Ranger of the Month

Bridget Armstrong is a Senior Conservation Officer in the Great Barrier Reef and Marine Parks Region of QPWS. She spent much of her childhood playing in and exploring the bush, beaches and estuaries. She studied ecology at university, and her first job confirmed that what she loved most was to be out in the field, providing ecological advice for park management.

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Parallel Parks

A founding purpose for NPAQ was to grow and protect national parks and appreciation for nature. Where once this was reflected in photography and sketches, new technology is opening different frontiers for the sharing of our precious natural places.

Parrallel Parks is one example of this.

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Our Remarkable OLD Trees Part 2

Veteran (very old) trees are important components of many ecosystems and landscapes. In Part 1 we discussed their environmental values and unique characteristics, as well as their cultural values and benefits. Part 2 will focus on the survival strategies employed by these ancient flora representatives and the range of management actions that will assist their continued survival.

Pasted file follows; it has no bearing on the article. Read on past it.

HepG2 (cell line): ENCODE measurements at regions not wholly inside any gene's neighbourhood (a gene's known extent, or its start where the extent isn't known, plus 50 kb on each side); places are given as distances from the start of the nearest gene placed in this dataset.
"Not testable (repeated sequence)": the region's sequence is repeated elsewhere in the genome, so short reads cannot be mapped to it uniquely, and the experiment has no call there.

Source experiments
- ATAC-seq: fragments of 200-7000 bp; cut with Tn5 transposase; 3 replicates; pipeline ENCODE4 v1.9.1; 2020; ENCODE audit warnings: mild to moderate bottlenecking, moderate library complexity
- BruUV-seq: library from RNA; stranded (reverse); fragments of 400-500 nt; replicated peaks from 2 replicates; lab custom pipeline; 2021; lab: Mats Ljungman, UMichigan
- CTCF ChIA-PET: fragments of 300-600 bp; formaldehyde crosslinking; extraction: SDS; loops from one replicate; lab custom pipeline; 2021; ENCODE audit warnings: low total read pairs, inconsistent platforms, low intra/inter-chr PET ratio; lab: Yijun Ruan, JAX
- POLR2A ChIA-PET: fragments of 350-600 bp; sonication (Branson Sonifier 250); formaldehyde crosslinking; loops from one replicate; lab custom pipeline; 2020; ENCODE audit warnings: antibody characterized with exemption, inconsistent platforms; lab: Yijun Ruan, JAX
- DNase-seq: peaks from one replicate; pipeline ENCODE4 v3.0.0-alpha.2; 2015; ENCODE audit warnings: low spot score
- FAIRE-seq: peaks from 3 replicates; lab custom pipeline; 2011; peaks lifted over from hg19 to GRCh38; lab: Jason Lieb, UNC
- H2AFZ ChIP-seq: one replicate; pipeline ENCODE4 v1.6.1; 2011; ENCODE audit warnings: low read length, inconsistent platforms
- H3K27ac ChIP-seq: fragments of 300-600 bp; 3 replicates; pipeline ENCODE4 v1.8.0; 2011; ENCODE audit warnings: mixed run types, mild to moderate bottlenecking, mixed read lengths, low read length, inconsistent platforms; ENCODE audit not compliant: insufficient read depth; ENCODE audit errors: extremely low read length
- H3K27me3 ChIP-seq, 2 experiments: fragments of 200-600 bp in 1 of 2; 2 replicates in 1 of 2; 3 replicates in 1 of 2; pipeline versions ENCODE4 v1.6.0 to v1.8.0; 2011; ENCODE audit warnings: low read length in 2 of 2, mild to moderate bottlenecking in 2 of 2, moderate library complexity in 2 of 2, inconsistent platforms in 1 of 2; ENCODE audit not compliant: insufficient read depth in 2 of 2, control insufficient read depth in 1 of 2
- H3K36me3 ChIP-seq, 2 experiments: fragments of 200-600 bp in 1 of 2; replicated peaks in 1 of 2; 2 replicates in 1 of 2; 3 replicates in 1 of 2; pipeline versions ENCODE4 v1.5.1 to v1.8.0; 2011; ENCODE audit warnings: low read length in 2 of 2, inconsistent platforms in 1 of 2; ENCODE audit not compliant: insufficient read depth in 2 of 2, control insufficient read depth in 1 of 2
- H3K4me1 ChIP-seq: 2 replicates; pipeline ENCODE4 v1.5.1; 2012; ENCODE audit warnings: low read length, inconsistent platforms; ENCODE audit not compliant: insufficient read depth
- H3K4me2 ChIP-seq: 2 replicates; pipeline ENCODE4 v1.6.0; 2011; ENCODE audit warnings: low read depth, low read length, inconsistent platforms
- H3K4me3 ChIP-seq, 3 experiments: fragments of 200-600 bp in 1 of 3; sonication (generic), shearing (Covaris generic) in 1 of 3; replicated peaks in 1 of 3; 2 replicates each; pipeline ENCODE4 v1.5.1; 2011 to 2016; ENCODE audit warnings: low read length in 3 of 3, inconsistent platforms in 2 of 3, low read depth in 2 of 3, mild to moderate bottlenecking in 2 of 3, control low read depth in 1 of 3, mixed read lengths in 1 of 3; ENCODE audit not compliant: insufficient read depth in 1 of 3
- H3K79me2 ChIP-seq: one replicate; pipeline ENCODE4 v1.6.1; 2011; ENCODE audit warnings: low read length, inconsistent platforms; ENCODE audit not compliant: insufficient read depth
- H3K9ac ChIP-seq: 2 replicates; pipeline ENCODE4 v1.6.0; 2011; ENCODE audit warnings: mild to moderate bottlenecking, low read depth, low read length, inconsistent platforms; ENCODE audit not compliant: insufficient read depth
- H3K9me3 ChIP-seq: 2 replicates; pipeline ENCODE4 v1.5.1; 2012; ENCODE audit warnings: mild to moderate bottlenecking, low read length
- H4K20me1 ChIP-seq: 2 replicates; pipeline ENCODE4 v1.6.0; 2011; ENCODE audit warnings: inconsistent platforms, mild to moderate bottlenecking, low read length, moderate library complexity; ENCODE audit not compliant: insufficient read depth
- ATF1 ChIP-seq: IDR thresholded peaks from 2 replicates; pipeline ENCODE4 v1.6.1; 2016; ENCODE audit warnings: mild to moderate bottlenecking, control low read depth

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The Kroombit tinker frog

The Department of Environment and Science’s Queensland Parks and Wildlife Service (QPWS) and Currumbin Wildlife Sanctuary (CWS) have commenced a collaborative project to undertake captive breeding of the critically endangered Kroombit tinker frog (Taudactylus pleione). This comes on the back of a successful captive breeding trial using the closely related Eungella tinker frog (T. liemi), by Professor Jean-Marc Hero (formerly of Griffith University), Dr Ed Meyer (consultant ecologist) and Currumbin Wildlife Sanctuary.

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Our Remarkable Old Trees: Part 1

When visiting forests or national parks, we often take for granted the large trees that we walk by or camp near. These big, old trees are remarkable, not only for their size, but also because they have many other important values, such as containing their own ‘ecosystem’, showing a slice of the region’s history, significance for Traditional Owners, exceptional age, rarity, important habitat or ecological associations, and having exceptional landscape values and great beauty.

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